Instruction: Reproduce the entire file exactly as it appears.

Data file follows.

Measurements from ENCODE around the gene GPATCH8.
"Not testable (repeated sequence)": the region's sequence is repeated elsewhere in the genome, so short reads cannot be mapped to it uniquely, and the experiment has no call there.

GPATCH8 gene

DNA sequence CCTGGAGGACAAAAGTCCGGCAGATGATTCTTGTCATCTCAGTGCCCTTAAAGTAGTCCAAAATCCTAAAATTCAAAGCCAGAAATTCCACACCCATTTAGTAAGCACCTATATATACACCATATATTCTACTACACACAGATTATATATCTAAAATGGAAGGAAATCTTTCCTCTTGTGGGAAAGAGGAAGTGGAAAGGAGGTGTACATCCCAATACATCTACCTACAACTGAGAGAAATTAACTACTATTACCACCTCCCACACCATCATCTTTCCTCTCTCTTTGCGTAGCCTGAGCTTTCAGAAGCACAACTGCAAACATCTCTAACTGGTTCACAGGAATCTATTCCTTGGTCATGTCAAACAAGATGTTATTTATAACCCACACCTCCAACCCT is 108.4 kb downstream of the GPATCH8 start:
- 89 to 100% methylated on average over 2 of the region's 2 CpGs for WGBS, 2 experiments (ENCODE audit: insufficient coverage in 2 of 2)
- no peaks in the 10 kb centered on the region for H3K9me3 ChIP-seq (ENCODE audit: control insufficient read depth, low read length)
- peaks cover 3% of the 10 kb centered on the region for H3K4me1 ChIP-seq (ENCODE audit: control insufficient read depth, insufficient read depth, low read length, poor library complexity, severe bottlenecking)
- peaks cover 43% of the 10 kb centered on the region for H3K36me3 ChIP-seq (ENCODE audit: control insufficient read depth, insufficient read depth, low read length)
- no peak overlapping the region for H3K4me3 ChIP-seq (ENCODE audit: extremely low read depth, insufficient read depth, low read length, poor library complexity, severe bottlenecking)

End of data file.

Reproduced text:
Measurements from ENCODE around the gene GPATCH8.
"Not testable (repeated sequence)": the region's sequence is repeated elsewhere in the genome, so short reads cannot be mapped to it uniquely, and the experiment has no call there.

GPATCH8 gene

DNA sequence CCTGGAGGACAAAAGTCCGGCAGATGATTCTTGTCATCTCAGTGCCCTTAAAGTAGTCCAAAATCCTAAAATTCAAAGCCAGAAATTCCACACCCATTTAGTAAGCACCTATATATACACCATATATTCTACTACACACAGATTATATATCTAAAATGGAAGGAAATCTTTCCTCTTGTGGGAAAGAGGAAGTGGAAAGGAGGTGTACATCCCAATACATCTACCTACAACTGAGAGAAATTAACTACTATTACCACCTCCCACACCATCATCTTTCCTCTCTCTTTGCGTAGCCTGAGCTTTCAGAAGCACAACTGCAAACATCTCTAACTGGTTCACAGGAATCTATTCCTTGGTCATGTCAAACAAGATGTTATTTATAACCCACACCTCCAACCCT is 108.4 kb downstream of the GPATCH8 start:
- 89 to 100% methylated on average over 2 of the region's 2 CpGs for WGBS, 2 experiments (ENCODE audit: insufficient coverage in 2 of 2)
- no peaks in the 10 kb centered on the region for H3K9me3 ChIP-seq (ENCODE audit: control insufficient read depth, low read length)
- peaks cover 3% of the 10 kb centered on the region for H3K4me1 ChIP-seq (ENCODE audit: control insufficient read depth, insufficient read depth, low read length, poor library complexity, severe bottlenecking)
- peaks cover 43% of the 10 kb centered on the region for H3K36me3 ChIP-seq (ENCODE audit: control insufficient read depth, insufficient read depth, low read length)
- no peak overlapping the region for H3K4me3 ChIP-seq (ENCODE audit: extremely low read depth, insufficient read depth, low read length, poor library complexity, severe bottlenecking)